Devotional & Reflection

Week 2, Oct 2002

Genesis 23:1, 2 & 4 - Dim Promises
By Pang Hee Hung,
Trainer & Director of Ezra Resources & Katartizo Resources Ltd, NZ

Gen 23:1,2 "Sarah lived to be a hundred and twenty-seven years old. She died at Kiriath Arba (that is, Hebron) in the land of Canaan, and Abraham went to mourn for Sarah and to weep over her." Gen 23:4 "I am an alien and a stranger among you. Sell me some property for a burial site here so I can bury my dead."

Have you followed and obeyed God's direction only to find His promises dim and bleak? Sometimes after obeying God, the promises don't materialize - at least for as far as we can see.

In Gen 12:2-3 and 15:5 Abraham was promised that he will have offspring as numerous as the stars in the heavens and he will be a great nation. A great nation would possess at least 2 important elements:

1. Offspring / descendants / people and
2. Land.

So the Father of faith obeyed God and moved to a distant land - a migration and uprooting from a comfortable and secure habitation. But that move was filled with perils that could have thwart the promise of God. Firstly, the promise looked so hazy as no offspring was delivered for 25 years. Hence the introduction of the surrogate, Hagar. Secondly, Abraham nearly jeopardized the promise of a son as Pharaoh (Gen 12:10-20) and king Abimelech (Gen 20) took in Sarah after Abraham's ill-conceived "Sarah is my sister" ruse. Only after 25 years did his one and only true son, Isaac was born (Gen 21), although he was promised to be the father of many. The promise doesn't look too bright to begin with.

Here in the bulk of this chapter, we see Abraham negotiating to buy a cave (Gen 23:9) and was offered a field (23:11). Ephron wanted Abraham to buy the whole field including the cave, so that Abraham would be responsible for all the dues and obligations from the field as the new owner. If Abraham buys just a part of the land i.e. the cave, then Ephron would still be responsible for the land dues.

Why did the narrator of Genesis devote so much space on this negotiation process. What is its significance? A thought came to mind. Abraham did not possess any land! Indeed this land that was promised to him, the land of Canaan - is not his yet! God's promise of numerous offspring (15:5), nations (17:5) and land (17:8) look very dim.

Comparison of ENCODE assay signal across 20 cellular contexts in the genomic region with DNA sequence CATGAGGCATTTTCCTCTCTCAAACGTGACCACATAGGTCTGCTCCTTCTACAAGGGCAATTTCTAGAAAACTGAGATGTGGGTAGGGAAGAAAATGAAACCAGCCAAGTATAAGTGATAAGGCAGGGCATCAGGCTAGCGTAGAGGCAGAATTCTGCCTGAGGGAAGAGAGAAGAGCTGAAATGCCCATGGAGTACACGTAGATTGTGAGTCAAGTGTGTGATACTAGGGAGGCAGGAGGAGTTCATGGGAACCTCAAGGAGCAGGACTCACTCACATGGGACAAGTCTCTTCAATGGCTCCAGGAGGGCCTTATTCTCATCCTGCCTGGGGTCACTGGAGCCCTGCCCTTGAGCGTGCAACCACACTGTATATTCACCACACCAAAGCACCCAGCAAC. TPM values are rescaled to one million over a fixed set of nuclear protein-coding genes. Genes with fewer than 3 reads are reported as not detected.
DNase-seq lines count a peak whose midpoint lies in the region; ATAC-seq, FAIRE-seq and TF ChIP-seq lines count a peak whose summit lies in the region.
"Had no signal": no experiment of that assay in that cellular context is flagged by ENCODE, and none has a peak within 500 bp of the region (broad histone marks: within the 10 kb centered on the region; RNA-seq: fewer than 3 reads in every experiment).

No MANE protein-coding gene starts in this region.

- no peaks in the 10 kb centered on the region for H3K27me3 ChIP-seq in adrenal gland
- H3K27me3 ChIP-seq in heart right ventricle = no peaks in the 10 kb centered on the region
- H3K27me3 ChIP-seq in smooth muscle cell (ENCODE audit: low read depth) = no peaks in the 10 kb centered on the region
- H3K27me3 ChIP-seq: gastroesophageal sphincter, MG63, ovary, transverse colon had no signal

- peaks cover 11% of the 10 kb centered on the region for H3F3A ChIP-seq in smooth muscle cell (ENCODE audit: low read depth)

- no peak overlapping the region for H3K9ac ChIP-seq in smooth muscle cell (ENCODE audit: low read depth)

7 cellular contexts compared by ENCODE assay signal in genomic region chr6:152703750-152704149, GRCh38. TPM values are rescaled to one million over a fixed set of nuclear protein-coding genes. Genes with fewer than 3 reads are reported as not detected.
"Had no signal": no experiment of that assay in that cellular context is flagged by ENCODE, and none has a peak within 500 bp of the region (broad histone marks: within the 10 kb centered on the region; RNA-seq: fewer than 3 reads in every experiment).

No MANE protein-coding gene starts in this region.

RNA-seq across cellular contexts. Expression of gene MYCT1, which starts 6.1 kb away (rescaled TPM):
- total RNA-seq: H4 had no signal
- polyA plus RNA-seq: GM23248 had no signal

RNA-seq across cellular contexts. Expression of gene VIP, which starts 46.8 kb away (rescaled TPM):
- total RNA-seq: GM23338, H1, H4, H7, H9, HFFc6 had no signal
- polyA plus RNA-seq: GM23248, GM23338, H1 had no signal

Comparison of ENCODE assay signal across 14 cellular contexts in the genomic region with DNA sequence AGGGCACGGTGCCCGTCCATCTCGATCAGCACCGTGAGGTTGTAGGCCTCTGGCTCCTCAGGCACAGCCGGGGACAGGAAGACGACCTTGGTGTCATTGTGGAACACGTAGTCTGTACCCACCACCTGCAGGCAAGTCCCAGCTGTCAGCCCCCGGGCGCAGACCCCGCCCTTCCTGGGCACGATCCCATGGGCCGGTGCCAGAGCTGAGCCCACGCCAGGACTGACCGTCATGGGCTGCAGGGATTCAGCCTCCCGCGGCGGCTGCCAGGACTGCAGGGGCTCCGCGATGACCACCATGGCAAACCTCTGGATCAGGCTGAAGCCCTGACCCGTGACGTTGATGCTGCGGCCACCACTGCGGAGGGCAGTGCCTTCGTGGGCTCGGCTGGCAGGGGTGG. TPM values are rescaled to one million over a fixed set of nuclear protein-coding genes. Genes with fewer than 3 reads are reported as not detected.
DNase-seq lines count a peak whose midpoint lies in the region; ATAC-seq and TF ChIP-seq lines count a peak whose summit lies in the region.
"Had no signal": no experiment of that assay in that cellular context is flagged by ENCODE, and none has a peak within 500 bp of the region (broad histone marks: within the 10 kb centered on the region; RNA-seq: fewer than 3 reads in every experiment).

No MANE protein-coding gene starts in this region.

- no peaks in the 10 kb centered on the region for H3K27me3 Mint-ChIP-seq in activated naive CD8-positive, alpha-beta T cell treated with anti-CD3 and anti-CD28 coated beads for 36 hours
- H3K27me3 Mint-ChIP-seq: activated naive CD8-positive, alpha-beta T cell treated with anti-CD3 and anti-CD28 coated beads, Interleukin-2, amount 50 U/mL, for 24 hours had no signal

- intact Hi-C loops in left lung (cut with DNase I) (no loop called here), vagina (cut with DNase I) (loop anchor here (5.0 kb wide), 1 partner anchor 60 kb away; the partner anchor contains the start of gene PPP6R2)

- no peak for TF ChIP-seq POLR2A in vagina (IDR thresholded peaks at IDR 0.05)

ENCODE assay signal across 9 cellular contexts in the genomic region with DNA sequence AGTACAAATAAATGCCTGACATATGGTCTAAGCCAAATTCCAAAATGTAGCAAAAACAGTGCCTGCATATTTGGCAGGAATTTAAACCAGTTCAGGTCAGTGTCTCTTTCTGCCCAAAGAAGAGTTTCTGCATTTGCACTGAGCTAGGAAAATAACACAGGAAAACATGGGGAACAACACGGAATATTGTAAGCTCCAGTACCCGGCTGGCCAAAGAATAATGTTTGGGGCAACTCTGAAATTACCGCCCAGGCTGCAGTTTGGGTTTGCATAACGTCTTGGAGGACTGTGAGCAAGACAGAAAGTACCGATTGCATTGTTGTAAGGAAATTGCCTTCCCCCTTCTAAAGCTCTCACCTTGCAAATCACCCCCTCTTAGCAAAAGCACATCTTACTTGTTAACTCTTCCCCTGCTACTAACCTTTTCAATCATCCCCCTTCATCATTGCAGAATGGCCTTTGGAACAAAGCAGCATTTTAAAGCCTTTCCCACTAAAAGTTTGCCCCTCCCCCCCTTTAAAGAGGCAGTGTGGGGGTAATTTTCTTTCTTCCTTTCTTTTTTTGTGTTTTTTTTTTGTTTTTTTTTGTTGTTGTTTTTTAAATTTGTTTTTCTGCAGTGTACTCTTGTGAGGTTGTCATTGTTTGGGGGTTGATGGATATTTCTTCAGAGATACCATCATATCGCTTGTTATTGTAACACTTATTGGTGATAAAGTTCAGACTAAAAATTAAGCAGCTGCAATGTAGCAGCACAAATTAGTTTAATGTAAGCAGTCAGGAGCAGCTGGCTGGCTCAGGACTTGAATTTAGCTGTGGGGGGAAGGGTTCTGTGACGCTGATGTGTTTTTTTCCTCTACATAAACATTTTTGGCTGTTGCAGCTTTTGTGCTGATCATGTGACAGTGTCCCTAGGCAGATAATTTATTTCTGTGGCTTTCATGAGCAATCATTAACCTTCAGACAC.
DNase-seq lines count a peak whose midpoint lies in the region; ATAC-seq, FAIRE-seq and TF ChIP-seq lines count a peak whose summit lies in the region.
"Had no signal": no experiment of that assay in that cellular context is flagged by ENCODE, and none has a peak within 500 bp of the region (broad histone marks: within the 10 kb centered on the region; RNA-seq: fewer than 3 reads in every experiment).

When we obey God, His promises may look dim, bleak and hazy many a time. People may laugh, jeer or sneer at us - which may be the case when Abraham left his home. People may sneer or wonder why we resign from good positions to serve God, or downgrade lifestyle, or migrate or not dancing to tune of unrighteous bosses (witness the tango that goes with the many tales of accounting manipulations in recent months that finally caught up with the perpetrators.)

When we follow God, His promises may look dim, at times. But we must not be discouraged by it. For indeed, Abraham did become the father of many nations and the land of Canaan was finally his - Israel! The purchase of the burial site was a commitment not to return to Paddan Aram, that is northwest Mesoptamia from where he came. It was an important ritual in Ancient Near East that people buried their dead in their native land. For Abraham, Canaan was now the native land; and the burial cave was reserved not only for Sarah but for Abraham and his immediate descendants. There is no going back on the promise of God.

1. What are God's promises to you that look dim now?
2. How encouraged are you knowing the outcome of the book of Genesis?
3. What positive steps of faith can you take concerning the promises of God when He seems to be slow in fulfilling them?

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